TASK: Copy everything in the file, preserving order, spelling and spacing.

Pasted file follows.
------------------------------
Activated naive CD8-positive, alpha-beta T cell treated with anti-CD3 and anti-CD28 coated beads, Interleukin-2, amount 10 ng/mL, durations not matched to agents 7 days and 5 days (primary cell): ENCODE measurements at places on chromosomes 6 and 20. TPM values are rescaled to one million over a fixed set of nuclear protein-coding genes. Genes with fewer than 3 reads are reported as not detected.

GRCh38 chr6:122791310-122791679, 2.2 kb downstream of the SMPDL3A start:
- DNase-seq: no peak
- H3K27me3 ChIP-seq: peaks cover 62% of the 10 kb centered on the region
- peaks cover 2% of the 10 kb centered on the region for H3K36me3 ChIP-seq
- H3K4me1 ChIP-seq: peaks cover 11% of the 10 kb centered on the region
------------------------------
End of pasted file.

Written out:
Activated naive CD8-positive, alpha-beta T cell treated with anti-CD3 and anti-CD28 coated beads, Interleukin-2, amount 10 ng/mL, durations not matched to agents 7 days and 5 days (primary cell): ENCODE measurements at places on chromosomes 6 and 20. TPM values are rescaled to one million over a fixed set of nuclear protein-coding genes. Genes with fewer than 3 reads are reported as not detected.

GRCh38 chr6:122791310-122791679, 2.2 kb downstream of the SMPDL3A start:
- DNase-seq: no peak
- H3K27me3 ChIP-seq: peaks cover 62% of the 10 kb centered on the region
- peaks cover 2% of the 10 kb centered on the region for H3K36me3 ChIP-seq
- H3K4me1 ChIP-seq: peaks cover 11% of the 10 kb centered on the region